China / Business

Consumer spending index on rise

By Hu Yuanyuan (China Daily Europe) Updated: 2016-06-05 10:10

Chinese shoppers show a greater willingness to loosen their purse strings as incomes increase and new products become available

Chinese consumers' willingness to spend reached the highest level in the first quarter of this year, driven by people's strong desire to upgrade, a study from Nielsen Co showed on May 31.

The willingness to spend rose to 52 from 49 in the fourth quarter last year, reaching a record high.

 Consumer spending index on rise

Visitors at a shopping mall in Nanchang, Jiangxi province. Provided to China Daily

At the same time, Nielsen's consumer confidence index dropped two percentage points from the fourth quarter of 2015 to 105, which still is in positive territory. That index includes spending intentions, as well as measuring perceptions of local job prospects and personal finances.

Consumer confidence levels above and below a baseline of 100 indicate degrees of optimism and pessimism, respectively.

It is the second time Nielsen's willingness to spend and consumer confidence indexes have diverged.

Despite the slight drop in confidence, China remains one of the most confident countries, ranking sixth in the world.

"Although China's consumer confidence declined in the first quarter, big swings are not expected because the country's economic fundamentals remain strong and incomes are gradually improving," says Lynn Xu, senior vice-president at Nielsen Greater China.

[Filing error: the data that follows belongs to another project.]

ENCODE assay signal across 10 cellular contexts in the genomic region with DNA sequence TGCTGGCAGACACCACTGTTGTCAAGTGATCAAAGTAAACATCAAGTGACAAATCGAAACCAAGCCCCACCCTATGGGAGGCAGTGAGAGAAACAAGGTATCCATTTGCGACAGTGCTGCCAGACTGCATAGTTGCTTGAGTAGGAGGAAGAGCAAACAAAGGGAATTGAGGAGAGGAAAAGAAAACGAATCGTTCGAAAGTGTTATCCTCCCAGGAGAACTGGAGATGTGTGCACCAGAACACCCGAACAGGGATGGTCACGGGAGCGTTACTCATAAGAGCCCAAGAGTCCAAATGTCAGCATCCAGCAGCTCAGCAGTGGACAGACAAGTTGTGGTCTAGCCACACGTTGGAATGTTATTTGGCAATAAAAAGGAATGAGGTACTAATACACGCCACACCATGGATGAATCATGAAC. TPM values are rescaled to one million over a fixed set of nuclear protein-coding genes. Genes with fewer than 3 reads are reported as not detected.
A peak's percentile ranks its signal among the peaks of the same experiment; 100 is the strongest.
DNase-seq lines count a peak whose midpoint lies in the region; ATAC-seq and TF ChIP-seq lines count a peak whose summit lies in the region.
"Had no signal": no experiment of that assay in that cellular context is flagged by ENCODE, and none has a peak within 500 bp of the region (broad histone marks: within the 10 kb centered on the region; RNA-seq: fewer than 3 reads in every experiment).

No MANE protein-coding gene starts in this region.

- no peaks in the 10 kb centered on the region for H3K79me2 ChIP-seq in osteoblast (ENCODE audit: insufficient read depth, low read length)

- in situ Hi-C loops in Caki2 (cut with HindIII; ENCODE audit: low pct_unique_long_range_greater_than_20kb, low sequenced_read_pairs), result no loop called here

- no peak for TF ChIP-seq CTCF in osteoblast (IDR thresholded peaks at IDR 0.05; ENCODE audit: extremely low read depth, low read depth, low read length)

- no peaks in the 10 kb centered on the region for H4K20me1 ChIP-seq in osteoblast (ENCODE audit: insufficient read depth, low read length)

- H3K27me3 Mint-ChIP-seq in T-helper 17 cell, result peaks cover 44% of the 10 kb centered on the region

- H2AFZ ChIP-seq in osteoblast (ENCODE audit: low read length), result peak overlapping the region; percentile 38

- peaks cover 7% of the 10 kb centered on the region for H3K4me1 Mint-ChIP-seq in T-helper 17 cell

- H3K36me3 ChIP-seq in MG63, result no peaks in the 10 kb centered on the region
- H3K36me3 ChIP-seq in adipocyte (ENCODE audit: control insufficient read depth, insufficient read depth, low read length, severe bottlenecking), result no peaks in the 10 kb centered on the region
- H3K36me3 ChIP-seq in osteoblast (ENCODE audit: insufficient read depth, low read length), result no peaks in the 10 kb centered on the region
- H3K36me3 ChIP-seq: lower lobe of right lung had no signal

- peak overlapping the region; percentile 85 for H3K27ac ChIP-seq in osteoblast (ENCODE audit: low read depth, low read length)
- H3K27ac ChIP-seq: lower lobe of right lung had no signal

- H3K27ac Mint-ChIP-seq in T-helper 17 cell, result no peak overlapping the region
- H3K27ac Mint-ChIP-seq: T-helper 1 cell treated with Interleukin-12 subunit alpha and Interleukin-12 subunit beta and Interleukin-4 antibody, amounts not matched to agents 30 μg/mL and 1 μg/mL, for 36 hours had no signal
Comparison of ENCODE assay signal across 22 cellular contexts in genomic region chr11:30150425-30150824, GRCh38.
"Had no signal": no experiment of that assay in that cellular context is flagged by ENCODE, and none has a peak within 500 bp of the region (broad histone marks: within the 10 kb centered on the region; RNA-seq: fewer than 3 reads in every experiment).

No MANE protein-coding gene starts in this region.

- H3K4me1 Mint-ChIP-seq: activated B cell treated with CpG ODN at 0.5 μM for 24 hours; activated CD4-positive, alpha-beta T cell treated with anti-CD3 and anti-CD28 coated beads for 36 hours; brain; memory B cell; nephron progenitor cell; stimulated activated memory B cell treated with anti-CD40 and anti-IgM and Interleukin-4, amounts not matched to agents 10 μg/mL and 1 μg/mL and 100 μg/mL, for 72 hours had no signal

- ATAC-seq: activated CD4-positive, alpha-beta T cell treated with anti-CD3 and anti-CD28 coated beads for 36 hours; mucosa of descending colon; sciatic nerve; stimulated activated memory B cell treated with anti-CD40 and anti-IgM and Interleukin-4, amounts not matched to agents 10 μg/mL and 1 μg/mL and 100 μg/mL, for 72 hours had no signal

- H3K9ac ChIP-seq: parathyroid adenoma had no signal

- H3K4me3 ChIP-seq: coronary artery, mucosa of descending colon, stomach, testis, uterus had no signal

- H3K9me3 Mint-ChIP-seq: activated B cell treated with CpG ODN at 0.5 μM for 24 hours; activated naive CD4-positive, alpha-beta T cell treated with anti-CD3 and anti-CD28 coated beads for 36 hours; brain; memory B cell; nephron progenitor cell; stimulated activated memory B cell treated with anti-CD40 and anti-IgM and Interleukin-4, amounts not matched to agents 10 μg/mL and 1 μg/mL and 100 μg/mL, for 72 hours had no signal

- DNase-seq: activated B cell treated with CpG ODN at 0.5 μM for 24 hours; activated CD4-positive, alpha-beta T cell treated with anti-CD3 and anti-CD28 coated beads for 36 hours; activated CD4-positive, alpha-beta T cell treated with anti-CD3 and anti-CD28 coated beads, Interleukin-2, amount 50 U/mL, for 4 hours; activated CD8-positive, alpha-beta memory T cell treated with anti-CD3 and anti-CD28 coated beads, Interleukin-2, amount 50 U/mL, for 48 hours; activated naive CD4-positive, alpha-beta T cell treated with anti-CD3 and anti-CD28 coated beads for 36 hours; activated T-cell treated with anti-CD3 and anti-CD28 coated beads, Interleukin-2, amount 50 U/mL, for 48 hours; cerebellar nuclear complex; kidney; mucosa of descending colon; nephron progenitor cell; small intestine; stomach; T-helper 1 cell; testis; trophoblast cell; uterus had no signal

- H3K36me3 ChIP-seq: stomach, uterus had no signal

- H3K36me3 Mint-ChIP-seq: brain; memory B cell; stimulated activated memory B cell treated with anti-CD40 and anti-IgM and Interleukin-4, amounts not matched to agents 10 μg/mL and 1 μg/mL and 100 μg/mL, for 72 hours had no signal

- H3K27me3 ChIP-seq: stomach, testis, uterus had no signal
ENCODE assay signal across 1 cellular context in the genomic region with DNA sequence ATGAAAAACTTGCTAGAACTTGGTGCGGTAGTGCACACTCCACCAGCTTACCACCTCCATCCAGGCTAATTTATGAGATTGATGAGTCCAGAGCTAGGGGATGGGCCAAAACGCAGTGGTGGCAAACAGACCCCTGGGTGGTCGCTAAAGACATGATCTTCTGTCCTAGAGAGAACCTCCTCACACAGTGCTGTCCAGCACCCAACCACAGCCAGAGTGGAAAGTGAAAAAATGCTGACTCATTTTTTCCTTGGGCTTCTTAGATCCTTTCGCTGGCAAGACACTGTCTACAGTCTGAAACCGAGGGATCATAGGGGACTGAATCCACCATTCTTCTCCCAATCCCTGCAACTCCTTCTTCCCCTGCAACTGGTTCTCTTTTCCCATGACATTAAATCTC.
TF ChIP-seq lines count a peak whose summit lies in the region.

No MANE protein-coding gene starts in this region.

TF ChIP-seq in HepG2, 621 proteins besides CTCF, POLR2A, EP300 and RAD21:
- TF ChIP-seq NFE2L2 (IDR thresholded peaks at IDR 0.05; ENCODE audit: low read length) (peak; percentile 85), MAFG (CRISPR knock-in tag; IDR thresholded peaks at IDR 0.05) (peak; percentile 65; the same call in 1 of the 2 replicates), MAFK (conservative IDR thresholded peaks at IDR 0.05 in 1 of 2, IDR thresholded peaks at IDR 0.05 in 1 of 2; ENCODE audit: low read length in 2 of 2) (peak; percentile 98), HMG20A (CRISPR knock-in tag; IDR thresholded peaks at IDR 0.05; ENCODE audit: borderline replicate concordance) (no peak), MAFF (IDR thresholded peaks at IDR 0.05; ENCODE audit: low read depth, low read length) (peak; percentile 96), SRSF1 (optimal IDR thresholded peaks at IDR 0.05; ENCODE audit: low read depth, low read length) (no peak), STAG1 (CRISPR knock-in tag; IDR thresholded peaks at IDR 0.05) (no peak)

"We noticed people's strong desire for product upgrades, and this is also a result of China's commitment to shift from an investment-driven to a consumption-driven economy."

The rising willingness of Chinese consumers to spend is no surprise, according to Yan Xuan, president of Nielsen Greater China.

"The past three decades have seen a dramatic shift in shopping behavior, as incomes have risen and new products have entered the local markets. Chinese consumers have moved beyond being able to afford only the basics of life. Their discretionary spending has increased, leading to an increased appetite for everything from entertainment to luxuries," Yan says.

The consumer confidence measurements of a different company, investment bank ANZ, indicated a similar trend.

"Sentiment remains elevated following April's strong rebound. Despite the slight fall in the headline (confidence) index in May, consumer confidence remains well above the average level over the past year," says ANZ economist Louis Lam. "This is also the second-highest reading over the past 12 months, second only to that in April 2016."

Strong consumption is expected to continue to be a cornerstone of the Chinese economy, with private consumption having contributed 5.7 percentage points to the GDP growth of 6.7 percent in the first quarter of 2016, Lam says. That trend should continue to underpin decent growth momentum in second-quarter GDP, which is forecast to be 6.5 percent, he says.

Nielsen's survey also showed men having a stronger willingness to spend than women. Men's willingness to spend hit 54 in the first quarter, higher than that of women, at 49. Men's rising enthusiasm for spending is mainly derived from their promising expectations for employment prospects and personal finances.

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